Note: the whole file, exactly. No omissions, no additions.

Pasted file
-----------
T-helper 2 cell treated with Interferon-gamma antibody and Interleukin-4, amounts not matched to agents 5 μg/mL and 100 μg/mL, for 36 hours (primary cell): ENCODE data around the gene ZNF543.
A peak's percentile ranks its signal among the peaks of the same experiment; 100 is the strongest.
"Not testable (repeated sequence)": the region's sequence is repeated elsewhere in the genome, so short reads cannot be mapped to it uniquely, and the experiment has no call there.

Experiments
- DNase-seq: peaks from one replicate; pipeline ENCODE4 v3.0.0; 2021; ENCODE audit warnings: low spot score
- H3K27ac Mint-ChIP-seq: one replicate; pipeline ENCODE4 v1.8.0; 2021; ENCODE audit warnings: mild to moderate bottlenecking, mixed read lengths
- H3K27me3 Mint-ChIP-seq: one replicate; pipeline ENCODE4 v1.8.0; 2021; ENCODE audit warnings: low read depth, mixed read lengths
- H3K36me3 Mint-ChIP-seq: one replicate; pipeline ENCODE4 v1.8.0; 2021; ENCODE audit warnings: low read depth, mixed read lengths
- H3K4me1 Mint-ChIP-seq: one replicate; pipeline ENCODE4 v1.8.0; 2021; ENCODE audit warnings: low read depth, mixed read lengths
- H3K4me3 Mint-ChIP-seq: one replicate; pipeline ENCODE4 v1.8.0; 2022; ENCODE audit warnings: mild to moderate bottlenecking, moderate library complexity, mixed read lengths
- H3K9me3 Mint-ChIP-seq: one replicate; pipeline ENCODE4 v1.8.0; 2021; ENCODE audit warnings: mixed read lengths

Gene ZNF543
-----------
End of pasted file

T-helper 2 cell treated with Interferon-gamma antibody and Interleukin-4, amounts not matched to agents 5 μg/mL and 100 μg/mL, for 36 hours (primary cell): ENCODE data around the gene ZNF543.
A peak's percentile ranks its signal among the peaks of the same experiment; 100 is the strongest.
"Not testable (repeated sequence)": the region's sequence is repeated elsewhere in the genome, so short reads cannot be mapped to it uniquely, and the experiment has no call there.

Experiments
- DNase-seq: peaks from one replicate; pipeline ENCODE4 v3.0.0; 2021; ENCODE audit warnings: low spot score
- H3K27ac Mint-ChIP-seq: one replicate; pipeline ENCODE4 v1.8.0; 2021; ENCODE audit warnings: mild to moderate bottlenecking, mixed read lengths
- H3K27me3 Mint-ChIP-seq: one replicate; pipeline ENCODE4 v1.8.0; 2021; ENCODE audit warnings: low read depth, mixed read lengths
- H3K36me3 Mint-ChIP-seq: one replicate; pipeline ENCODE4 v1.8.0; 2021; ENCODE audit warnings: low read depth, mixed read lengths
- H3K4me1 Mint-ChIP-seq: one replicate; pipeline ENCODE4 v1.8.0; 2021; ENCODE audit warnings: low read depth, mixed read lengths
- H3K4me3 Mint-ChIP-seq: one replicate; pipeline ENCODE4 v1.8.0; 2022; ENCODE audit warnings: mild to moderate bottlenecking, moderate library complexity, mixed read lengths
- H3K9me3 Mint-ChIP-seq: one replicate; pipeline ENCODE4 v1.8.0; 2021; ENCODE audit warnings: mixed read lengths

Gene ZNF543